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Encounter with groundhog on my walk to the Greenbelt Recreation Center.
The Greenbelt Recreation Center, Staten Island, NY
The Greenbelt Recreation Center, Staten Island, NY

A Wonderful Dog Story

I received this story today by email from my cousin, Dorothy Myers, who lives in Derby, Kansas, USA, which is a suburb of Wichita, where I was born, but left when I was 7.

I know it takes a lot of patience to read a story on someone’s blog, but if you read this, I am sure you won’t be disappointed that you took the time.  It’s a dog story, as well as a human story, but if you love dogs, it will be even better for you.

_________________________

They told me the big black Lab’s name was Reggie,

as I looked at him lying in his pen.

The shelter was clean, no-kill,

and the people really friendly.

I’d only been in the area for six months, but

everywhere I went in the small college town, people

were welcoming and open. Everyone waves

when you pass them on the street.

But something was still missing as I attempted to settle

in to my new life here, and I thought a dog couldn’t hurt.

Give me someone to talk to. And I had just seen

Reggie’s advertisement on the local news. The shelter

said they had received numerous calls right after,

but they said the people who had come down

to see him just didn’t look like “Lab people,”

whatever that meant. They must’ve thought I did.

But at first, I thought the shelter had misjudged me

in giving me Reggie and his things, which consisted

of a dog pad, bag of toys almost all of which were

brand new tennis balls, his dishes and

a sealed letter from his previous owner.

See, Reggie and I didn’t really hit it off when we got home.

We struggled for two weeks (which is how long the shelter

told me to give him to adjust to his new home). Maybe it

was the fact that I was trying to adjust, too.

Maybe we were too much alike.

I saw the sealed envelope. I had completely forgotten

about that. “Okay, Reggie,” I said out loud, “let’s see

if your previous owner has any advice.”

_____________________

To Whomever Gets My Dog:

Well, I can’t say that I’m happy you’re reading this,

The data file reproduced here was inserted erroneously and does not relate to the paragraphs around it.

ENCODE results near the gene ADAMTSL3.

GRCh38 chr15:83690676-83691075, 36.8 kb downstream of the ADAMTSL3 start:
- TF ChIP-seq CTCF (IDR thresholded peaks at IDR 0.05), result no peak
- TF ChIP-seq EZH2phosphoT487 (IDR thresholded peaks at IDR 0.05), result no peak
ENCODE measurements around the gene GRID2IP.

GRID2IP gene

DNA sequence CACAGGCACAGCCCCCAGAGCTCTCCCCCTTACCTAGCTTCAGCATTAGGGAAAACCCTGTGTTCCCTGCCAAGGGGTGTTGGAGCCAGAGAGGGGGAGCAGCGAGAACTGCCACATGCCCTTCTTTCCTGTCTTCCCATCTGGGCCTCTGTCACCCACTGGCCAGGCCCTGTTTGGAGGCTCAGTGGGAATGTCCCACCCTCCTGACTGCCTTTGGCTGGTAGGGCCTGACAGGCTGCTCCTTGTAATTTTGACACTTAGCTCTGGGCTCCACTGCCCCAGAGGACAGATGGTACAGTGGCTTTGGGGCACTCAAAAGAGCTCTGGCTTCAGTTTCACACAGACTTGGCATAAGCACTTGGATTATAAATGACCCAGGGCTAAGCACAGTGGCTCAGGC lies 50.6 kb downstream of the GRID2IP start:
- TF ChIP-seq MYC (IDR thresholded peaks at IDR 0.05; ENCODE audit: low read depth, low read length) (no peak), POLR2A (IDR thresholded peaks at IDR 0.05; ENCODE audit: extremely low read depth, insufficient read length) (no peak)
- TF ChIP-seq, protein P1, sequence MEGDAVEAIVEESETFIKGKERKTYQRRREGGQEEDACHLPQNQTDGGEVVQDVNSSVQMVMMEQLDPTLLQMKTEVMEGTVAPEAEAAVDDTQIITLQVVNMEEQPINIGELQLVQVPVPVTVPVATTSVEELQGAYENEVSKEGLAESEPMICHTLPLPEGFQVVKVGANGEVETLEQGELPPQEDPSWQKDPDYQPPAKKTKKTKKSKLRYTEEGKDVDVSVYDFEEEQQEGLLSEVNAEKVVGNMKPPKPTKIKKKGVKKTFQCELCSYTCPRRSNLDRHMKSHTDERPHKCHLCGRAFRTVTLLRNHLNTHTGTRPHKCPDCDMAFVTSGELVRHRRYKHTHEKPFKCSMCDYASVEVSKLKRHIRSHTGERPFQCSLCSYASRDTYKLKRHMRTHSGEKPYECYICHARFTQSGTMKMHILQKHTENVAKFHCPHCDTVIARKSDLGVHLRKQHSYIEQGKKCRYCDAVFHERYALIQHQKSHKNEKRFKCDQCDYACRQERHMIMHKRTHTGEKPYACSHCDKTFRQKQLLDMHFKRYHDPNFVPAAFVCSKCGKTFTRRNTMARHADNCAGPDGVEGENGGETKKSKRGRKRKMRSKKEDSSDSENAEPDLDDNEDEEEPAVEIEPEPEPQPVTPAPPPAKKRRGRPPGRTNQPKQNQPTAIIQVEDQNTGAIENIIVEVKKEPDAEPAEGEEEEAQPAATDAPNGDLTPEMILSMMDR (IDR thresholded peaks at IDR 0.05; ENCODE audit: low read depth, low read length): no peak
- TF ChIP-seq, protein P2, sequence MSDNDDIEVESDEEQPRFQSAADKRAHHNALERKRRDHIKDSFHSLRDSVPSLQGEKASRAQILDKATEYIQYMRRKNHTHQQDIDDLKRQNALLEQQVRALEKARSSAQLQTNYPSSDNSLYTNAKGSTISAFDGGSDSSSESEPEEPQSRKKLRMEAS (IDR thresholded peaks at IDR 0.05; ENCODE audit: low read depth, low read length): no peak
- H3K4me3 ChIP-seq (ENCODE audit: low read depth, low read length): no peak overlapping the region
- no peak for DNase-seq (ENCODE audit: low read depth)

a letter I told the shelter could only be opened by

Reggie’s new owner. I’m not even happy writing it.

He knew something was different.

So let me tell you about my Lab in the hopes

that it will help you bond with him and he with you.

First, he loves tennis balls. The more the merrier.

Sometimes I think he’s part squirrel, the way he hoards them.

He usually always has two in his mouth, and he tries to get

a third in there. Hasn’t done it yet. Doesn’t matter where

you throw them, he’ll bound after them, so be careful.

Don’t do it by any roads.

Next, commands. Reggie knows the

obvious ones —“sit,” “stay,” “come,” “heel.”

He knows hand signals, too: He knows “ball”

and “food” and “bone” and “treat” like nobody’s business.

Feeding schedule: twice a day, regular

store-bought stuff; the shelter has the brand.

He’s up on his shots. Be forewarned: Reggie hates the vet.

Good luck getting him in the car. I don’t know how he

knows when it’s time to go to the vet, but he knows.

Finally, give him some time. It’s only been Reggie and

me for his whole life. He’s gone everywhere with me,

so please include him on your daily car rides if you can.

He sits well in the backseat, and he doesn’t bark

or complain. He just loves to be around people,

and me most especially.

And that’s why I need to share one more bit of info with you…

His name’s not Reggie. He’s a smart dog, he’ll get used to it

and will respond to it, of that I have no doubt. But I just couldn’t

bear to give them his real name. But if someone is reading this …

well it means that his new owner should know his real name.

His real name is “Tank.” Because, that is what I drive.

I told the shelter that they couldn’t make “Reggie” available

for adoption until they received word from my company commander.

You see, my parents are gone, I have no siblings, no one I could’ve

left Tank with … and it was my only real request of the Army upon my

deployment to Iraq, that they make one phone call to the shelter …

in the “event” … to tell them that Tank could be put up for adoption.

Luckily, my CO is a dog-guy, too, and he knew where my platoon

was headed. He said he’d do it personally. And if you’re reading this,

then he made good on his word.

Tank has been my family for the last six years, almost as long

as the Army has been my family. And now I hope and pray that